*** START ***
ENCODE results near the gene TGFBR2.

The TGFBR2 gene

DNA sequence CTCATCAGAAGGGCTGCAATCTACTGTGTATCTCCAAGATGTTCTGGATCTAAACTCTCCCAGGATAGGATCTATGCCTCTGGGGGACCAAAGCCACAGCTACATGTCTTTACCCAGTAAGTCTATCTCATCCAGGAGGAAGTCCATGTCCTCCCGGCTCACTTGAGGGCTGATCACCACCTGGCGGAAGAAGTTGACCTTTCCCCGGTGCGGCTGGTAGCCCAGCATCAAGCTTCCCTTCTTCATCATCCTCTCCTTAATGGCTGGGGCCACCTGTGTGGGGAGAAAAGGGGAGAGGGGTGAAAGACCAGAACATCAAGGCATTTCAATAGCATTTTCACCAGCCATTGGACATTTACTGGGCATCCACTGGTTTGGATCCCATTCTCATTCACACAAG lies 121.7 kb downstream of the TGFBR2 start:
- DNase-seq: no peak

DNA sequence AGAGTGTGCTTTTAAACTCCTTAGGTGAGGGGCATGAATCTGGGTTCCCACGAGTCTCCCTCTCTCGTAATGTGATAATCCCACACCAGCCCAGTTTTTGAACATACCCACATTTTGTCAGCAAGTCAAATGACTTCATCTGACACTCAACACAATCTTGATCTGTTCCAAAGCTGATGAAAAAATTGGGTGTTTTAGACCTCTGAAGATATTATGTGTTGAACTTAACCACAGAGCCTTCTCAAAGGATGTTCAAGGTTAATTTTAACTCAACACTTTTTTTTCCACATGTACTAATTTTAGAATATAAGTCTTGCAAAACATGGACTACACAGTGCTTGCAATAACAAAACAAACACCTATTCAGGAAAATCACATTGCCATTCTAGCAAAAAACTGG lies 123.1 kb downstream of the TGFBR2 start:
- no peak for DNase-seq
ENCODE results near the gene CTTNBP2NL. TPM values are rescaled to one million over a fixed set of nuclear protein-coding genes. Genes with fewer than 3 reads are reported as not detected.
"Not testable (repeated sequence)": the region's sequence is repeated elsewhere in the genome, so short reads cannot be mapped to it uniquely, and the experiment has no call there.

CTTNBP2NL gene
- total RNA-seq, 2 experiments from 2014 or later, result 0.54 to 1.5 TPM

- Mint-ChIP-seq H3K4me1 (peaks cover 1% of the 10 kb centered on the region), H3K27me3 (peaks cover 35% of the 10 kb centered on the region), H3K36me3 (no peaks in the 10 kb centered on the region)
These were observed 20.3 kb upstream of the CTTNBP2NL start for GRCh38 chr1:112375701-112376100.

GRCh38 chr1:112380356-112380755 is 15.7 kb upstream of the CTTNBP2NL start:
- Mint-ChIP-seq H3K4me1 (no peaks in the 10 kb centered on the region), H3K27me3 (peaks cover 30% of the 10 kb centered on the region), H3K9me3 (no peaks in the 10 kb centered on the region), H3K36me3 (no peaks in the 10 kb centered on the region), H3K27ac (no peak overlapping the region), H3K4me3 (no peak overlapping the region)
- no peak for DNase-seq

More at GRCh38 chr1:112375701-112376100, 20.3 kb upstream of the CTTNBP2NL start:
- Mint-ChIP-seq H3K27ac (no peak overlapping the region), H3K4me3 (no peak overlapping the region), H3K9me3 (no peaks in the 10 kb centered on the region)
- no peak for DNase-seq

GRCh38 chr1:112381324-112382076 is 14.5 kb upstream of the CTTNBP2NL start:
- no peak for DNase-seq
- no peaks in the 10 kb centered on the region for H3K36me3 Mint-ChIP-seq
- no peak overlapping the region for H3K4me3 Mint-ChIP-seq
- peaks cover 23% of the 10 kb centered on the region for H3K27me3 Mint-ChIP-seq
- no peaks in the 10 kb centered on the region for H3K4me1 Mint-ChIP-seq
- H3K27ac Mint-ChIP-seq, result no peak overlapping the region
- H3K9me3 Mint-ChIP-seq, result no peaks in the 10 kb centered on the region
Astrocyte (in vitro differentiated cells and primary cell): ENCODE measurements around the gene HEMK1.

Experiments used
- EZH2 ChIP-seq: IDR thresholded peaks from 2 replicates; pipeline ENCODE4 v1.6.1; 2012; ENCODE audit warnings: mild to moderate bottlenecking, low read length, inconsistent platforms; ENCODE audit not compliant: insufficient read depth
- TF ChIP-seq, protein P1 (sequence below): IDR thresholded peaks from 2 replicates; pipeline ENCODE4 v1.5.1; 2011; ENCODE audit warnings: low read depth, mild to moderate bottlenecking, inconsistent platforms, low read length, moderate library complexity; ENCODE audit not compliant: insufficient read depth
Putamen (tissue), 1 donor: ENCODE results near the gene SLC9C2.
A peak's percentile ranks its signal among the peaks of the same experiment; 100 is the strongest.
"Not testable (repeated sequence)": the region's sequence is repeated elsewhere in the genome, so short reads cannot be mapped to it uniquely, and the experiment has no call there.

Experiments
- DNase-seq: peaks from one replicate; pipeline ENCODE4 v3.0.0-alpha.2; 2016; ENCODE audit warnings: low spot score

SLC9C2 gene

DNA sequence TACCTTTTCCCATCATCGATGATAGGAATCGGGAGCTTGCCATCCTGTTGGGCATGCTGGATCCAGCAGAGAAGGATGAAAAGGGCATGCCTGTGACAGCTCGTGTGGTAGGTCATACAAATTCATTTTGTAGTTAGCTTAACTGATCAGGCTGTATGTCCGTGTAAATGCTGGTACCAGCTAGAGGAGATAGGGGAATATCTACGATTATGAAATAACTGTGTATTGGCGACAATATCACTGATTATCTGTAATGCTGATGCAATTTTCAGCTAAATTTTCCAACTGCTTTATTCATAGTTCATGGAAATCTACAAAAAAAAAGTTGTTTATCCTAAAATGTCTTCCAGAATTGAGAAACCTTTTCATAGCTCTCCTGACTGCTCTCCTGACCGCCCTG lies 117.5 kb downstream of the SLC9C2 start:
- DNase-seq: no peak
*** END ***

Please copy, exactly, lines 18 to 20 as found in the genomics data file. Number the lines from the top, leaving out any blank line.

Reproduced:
- no peak for DNase-seq

GRCh38 chr1:112381324-112382076 is 14.5 kb upstream of the CTTNBP2NL start:
- no peak for DNase-seq